Russia does not care what Americans are doing in Ukraine, and officially have so far only released a few words of rhetoric in opposition to their presence in Ukraine. This is in contrast to a recent report by The Daily Beast titled “American Paratroopers in Ukraine Have Putin Rattled.” In reality, Putin does not care about the American paratroopers in Ukraine, and has been going about his daily affairs of topless fishing, horseback riding, and judo without a care in the world. After all, he has an estimated 34,765,736 men in his country (directly next door to Ukraine) available for military service, while the contingent of American paratroopers consists of only 600 trainers.

Operation Fearless Guardian, also known as Saber Guardian/Rapid Trident, has been funded by the U.S. Department of State’s Global Security Contingency Fund (GSCF). The GSCF-Ukraine is a provider of training, equipment, and supplies to Ukraine. Currently, a contingent of Sky Soldiers from the Vicenza, Italy-based 173rd Airborne Brigade are deployed to the Yavoriv NATO Training Centre just outside of Lviv, Ukraine, with approximately 1,200 other NATO soldiers in support of the GSCF-U. From this location, our highly outnumbered training contingent is situated at a straight-line distance of 1,381 kilometers or 858 miles from the border of the Russian Federation. This threat distance is significantly higher than the shared U.S./Russian border near Alaska. The two countries are separated by a mere 53 miles.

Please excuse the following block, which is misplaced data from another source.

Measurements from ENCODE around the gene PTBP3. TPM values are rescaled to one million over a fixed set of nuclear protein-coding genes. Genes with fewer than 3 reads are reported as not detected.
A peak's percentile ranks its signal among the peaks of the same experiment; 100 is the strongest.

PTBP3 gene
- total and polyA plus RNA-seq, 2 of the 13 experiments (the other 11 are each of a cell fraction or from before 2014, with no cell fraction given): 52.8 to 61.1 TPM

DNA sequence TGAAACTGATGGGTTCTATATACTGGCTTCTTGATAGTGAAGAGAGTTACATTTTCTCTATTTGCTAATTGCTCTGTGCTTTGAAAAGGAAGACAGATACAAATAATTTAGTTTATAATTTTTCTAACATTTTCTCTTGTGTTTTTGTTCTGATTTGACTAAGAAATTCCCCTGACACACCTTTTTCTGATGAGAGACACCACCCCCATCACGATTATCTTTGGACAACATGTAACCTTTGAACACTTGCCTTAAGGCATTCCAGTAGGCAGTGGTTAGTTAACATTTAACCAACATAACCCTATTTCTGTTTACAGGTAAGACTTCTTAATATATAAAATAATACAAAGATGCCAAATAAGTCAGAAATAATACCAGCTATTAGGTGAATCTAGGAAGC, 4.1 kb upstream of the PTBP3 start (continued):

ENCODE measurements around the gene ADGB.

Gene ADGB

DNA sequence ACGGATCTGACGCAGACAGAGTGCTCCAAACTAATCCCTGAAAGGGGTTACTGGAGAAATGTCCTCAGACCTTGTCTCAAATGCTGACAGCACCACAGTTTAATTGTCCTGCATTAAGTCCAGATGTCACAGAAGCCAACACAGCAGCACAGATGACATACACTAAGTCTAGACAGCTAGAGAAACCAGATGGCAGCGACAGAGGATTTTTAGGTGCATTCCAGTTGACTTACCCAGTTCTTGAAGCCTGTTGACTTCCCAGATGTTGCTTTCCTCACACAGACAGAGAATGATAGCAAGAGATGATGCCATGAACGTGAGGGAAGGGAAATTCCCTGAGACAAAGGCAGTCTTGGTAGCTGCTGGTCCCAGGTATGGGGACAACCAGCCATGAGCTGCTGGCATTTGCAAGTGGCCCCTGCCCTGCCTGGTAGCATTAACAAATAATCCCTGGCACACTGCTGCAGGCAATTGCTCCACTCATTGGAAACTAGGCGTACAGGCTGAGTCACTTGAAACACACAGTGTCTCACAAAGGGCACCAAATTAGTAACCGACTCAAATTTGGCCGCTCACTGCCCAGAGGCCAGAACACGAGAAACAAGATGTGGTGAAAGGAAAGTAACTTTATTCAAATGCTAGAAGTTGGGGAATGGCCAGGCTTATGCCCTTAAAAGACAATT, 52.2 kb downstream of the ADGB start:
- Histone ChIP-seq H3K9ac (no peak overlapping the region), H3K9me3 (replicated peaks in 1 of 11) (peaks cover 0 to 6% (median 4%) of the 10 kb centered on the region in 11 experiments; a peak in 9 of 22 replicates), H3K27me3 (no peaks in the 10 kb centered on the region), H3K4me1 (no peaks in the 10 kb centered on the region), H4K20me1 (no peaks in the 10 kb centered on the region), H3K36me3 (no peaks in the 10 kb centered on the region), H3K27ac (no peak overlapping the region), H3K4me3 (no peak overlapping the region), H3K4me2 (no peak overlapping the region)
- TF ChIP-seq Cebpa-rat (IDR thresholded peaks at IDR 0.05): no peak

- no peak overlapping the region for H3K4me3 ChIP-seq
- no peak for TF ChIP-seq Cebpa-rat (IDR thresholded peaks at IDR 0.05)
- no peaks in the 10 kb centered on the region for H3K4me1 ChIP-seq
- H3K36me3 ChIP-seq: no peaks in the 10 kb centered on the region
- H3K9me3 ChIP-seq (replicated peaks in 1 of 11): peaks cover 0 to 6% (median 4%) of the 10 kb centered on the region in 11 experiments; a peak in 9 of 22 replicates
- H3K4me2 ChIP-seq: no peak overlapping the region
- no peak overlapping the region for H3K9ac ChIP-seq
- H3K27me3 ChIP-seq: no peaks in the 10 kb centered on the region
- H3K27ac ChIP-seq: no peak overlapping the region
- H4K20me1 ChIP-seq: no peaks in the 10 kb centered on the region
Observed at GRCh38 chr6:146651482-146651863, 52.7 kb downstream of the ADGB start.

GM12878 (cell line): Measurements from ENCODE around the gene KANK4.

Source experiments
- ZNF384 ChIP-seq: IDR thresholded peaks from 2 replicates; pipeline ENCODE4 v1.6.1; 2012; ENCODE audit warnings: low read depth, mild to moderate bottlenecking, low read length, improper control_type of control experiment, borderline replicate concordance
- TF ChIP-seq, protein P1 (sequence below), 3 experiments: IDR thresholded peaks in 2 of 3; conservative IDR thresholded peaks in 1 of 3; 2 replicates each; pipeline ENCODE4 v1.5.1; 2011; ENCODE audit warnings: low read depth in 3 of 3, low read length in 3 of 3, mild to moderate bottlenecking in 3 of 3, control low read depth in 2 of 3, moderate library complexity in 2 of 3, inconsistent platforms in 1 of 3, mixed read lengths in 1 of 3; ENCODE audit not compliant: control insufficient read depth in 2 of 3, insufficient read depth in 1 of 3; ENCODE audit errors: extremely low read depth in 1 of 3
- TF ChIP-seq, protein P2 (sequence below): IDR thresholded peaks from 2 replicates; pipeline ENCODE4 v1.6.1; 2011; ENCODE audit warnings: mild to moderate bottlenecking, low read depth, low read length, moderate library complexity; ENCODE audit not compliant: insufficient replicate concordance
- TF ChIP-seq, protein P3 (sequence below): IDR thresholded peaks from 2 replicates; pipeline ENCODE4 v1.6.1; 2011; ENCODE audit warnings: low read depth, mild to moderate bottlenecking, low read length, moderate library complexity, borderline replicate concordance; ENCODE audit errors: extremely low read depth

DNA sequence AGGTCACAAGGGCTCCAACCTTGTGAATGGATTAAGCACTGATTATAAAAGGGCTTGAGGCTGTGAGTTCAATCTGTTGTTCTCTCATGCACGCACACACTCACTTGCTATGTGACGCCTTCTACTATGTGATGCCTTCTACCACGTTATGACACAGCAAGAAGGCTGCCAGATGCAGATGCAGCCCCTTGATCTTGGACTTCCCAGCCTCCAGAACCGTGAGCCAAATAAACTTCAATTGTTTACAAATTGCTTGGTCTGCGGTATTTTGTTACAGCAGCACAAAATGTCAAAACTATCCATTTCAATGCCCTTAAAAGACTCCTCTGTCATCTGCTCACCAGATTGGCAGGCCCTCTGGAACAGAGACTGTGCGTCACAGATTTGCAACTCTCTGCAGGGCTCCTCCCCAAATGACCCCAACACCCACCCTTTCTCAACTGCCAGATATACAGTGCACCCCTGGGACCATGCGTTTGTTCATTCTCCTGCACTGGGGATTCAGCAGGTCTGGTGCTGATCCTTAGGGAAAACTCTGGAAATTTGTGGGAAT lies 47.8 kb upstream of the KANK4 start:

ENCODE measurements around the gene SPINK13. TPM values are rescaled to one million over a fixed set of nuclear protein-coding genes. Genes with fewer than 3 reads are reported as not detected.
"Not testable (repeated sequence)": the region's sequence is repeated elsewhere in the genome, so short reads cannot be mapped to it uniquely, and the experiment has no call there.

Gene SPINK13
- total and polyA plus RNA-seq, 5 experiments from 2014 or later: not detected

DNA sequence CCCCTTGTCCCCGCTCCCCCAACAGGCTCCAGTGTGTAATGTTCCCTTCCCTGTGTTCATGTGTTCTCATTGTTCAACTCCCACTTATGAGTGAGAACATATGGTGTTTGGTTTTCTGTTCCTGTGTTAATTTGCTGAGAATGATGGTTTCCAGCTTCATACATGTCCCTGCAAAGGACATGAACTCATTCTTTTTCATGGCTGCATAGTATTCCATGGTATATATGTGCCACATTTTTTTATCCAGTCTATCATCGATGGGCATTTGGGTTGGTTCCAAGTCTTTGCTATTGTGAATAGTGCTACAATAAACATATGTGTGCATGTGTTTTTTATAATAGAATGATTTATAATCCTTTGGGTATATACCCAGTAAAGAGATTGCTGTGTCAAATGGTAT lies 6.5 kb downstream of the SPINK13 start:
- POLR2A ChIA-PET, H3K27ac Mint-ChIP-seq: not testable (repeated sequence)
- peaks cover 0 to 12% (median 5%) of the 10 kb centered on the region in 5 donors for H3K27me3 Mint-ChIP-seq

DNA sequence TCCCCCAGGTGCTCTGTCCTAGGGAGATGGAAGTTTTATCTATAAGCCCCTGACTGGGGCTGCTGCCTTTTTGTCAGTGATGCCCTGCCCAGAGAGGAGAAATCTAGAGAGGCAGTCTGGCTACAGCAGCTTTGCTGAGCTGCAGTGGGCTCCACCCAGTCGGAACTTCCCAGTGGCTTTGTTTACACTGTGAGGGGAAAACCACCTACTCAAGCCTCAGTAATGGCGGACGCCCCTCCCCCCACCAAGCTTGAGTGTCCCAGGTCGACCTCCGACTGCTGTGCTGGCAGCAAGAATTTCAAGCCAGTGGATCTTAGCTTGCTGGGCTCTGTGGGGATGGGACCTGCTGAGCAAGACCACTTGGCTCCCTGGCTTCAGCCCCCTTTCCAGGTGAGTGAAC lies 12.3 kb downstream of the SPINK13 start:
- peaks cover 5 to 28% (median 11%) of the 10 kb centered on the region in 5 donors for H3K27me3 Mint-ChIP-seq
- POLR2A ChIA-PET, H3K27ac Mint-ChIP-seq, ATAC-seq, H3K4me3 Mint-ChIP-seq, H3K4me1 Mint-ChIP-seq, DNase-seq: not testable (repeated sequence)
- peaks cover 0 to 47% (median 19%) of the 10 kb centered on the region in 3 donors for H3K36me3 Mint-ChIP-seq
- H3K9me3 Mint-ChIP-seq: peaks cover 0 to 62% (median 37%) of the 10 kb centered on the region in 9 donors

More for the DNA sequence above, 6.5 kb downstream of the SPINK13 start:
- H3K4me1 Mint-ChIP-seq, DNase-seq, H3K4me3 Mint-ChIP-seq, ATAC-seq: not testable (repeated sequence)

Although numbers such as these at a great distance are not a cause for concern to Russia, perhaps Senate Simple Resolution 72 has been. The defensive provision for non-lethal aid has recently delivered 230 High Mobility Multipurpose Wheeled Vehicles (HMMWV) and $75,000,000 of the $350,000,000 promised under Senate Act 282, or the Ukraine Freedom Support Act of 2014. The military aid has thus far included communications technologies, counter-artillery radar systems, fire control and guidance equipment, night vision goggles, and surveillance drones among other operational-support items.

Despite the deliveries, this is not likely to be a concern for Russia considering the state of the Ukrainian military. Ukraine has been rebuilding its military infrastructure, undertaking massive cuts since the 1990s. They were left with a standing total military of only 130,000 troops in 2014, which has multiplied in 2015 to an approximate total of 250,000. In the mix of a swiftly expanding force, the equipment will also have to make it through some of the most corrupt channels in Europe before it can be deployed by rapidly trained national guardsmen and volunteers. Even if all of the equipment was to make it to well-trained soldiers, the threat to Russia and its forces is miniscule. (See graphic below.)